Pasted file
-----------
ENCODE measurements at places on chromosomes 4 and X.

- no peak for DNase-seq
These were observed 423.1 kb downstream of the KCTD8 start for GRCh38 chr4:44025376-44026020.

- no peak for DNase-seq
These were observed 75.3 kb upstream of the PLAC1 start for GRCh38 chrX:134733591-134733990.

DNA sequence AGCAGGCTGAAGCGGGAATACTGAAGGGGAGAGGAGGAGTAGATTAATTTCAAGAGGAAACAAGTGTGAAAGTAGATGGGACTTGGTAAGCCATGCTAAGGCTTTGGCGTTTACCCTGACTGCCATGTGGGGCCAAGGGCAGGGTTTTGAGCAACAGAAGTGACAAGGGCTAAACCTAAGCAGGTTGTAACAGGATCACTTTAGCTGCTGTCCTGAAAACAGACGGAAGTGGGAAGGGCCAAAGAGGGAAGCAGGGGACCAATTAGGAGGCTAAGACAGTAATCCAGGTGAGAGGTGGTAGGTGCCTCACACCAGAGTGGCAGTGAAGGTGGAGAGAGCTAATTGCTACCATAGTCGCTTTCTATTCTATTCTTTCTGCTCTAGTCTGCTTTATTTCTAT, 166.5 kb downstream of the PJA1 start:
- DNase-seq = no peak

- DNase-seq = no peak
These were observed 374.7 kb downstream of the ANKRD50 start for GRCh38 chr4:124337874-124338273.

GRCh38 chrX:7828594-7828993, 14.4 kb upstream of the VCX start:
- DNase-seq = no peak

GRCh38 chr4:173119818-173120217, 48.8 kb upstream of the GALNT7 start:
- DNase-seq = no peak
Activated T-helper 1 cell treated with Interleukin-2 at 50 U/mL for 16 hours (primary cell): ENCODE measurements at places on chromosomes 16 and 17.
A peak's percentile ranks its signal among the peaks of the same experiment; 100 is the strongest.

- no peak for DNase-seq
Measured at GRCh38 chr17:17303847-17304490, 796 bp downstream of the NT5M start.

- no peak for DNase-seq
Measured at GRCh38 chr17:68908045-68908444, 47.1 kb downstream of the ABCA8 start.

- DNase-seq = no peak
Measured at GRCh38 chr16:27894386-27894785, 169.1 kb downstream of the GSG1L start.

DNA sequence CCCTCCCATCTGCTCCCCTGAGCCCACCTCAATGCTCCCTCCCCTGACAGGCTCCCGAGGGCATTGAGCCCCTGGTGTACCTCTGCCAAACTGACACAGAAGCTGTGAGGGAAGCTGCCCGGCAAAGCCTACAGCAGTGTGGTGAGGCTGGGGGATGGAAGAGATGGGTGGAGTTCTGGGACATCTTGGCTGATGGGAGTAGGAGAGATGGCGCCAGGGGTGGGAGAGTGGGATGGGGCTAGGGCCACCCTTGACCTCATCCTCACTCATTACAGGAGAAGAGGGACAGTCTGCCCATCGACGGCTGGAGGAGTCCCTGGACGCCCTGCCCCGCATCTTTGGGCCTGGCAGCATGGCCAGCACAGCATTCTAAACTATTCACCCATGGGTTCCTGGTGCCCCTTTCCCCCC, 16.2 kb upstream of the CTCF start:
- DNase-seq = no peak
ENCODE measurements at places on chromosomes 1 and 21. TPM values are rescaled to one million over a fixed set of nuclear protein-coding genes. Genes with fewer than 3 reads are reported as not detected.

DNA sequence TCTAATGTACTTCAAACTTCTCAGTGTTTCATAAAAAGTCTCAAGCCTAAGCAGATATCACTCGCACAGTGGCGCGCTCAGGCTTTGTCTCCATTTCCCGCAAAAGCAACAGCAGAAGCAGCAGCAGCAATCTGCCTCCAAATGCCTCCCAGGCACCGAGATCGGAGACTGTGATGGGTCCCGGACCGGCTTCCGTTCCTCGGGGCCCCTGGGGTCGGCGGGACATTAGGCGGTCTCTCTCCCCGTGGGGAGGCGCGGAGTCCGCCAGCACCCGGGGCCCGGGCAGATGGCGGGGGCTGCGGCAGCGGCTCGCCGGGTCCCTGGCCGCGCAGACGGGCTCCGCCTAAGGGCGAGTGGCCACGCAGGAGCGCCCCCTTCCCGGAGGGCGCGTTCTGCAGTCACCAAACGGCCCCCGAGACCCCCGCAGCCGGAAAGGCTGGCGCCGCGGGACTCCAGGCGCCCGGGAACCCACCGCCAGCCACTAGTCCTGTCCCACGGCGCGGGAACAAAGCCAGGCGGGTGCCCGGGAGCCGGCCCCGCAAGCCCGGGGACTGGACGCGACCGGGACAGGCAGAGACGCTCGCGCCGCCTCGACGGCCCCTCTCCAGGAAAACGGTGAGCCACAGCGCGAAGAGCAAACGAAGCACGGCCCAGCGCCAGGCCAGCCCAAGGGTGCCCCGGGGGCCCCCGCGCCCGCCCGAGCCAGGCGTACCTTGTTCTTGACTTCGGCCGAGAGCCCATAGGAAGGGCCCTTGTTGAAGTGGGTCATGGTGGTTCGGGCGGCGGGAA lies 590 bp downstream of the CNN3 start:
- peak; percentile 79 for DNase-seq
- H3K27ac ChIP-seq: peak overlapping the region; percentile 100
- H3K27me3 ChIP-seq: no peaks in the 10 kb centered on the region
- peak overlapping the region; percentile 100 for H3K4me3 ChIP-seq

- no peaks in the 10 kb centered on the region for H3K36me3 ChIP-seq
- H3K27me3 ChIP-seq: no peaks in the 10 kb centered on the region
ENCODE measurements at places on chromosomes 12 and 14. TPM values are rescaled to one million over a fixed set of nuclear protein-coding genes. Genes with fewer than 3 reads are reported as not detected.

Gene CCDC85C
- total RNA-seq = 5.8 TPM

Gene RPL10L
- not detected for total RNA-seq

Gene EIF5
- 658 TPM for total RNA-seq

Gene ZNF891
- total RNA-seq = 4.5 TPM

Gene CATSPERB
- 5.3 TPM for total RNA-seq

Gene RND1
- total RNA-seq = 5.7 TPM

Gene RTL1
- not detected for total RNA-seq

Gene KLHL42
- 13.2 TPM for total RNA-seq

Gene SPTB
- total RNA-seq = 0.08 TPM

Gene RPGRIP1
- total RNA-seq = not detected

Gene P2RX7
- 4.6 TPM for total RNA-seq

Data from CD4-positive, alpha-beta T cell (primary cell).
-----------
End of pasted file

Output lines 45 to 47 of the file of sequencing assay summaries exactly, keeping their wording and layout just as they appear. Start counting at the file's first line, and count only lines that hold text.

Gene RTL1
- not detected for total RNA-seq

Gene KLHL42